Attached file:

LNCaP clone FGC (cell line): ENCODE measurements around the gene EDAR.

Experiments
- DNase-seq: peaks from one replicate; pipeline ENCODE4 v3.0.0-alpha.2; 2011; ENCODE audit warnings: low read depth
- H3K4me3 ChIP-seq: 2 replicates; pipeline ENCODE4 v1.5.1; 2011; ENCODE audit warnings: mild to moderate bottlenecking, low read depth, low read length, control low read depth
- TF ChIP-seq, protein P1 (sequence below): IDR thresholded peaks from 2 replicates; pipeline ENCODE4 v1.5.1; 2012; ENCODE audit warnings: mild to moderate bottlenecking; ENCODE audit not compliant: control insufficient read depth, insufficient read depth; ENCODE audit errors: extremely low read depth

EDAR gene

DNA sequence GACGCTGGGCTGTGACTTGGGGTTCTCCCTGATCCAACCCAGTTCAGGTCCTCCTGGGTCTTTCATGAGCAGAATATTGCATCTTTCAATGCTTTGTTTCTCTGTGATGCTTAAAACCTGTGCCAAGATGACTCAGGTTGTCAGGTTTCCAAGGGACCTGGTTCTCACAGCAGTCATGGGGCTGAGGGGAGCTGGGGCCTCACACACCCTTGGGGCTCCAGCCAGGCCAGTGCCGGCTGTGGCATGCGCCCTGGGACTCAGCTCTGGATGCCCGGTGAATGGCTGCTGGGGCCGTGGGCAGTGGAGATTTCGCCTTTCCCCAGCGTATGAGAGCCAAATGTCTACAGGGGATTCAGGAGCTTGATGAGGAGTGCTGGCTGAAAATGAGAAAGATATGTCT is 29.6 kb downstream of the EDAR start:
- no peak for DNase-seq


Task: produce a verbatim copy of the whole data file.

LNCaP clone FGC (cell line): ENCODE measurements around the gene EDAR.

Experiments
- DNase-seq: peaks from one replicate; pipeline ENCODE4 v3.0.0-alpha.2; 2011; ENCODE audit warnings: low read depth
- H3K4me3 ChIP-seq: 2 replicates; pipeline ENCODE4 v1.5.1; 2011; ENCODE audit warnings: mild to moderate bottlenecking, low read depth, low read length, control low read depth
- TF ChIP-seq, protein P1 (sequence below): IDR thresholded peaks from 2 replicates; pipeline ENCODE4 v1.5.1; 2012; ENCODE audit warnings: mild to moderate bottlenecking; ENCODE audit not compliant: control insufficient read depth, insufficient read depth; ENCODE audit errors: extremely low read depth

EDAR gene

DNA sequence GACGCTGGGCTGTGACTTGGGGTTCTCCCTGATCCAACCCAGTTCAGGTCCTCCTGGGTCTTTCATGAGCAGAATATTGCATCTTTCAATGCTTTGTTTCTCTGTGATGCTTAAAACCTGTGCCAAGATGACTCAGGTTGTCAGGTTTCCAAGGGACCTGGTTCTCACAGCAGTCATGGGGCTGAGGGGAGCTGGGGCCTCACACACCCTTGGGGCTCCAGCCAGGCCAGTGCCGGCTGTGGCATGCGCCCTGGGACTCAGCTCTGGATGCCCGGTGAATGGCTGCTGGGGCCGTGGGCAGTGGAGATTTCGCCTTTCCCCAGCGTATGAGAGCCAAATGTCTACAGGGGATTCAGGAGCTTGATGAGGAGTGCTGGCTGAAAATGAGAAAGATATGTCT is 29.6 kb downstream of the EDAR start:
- no peak for DNase-seq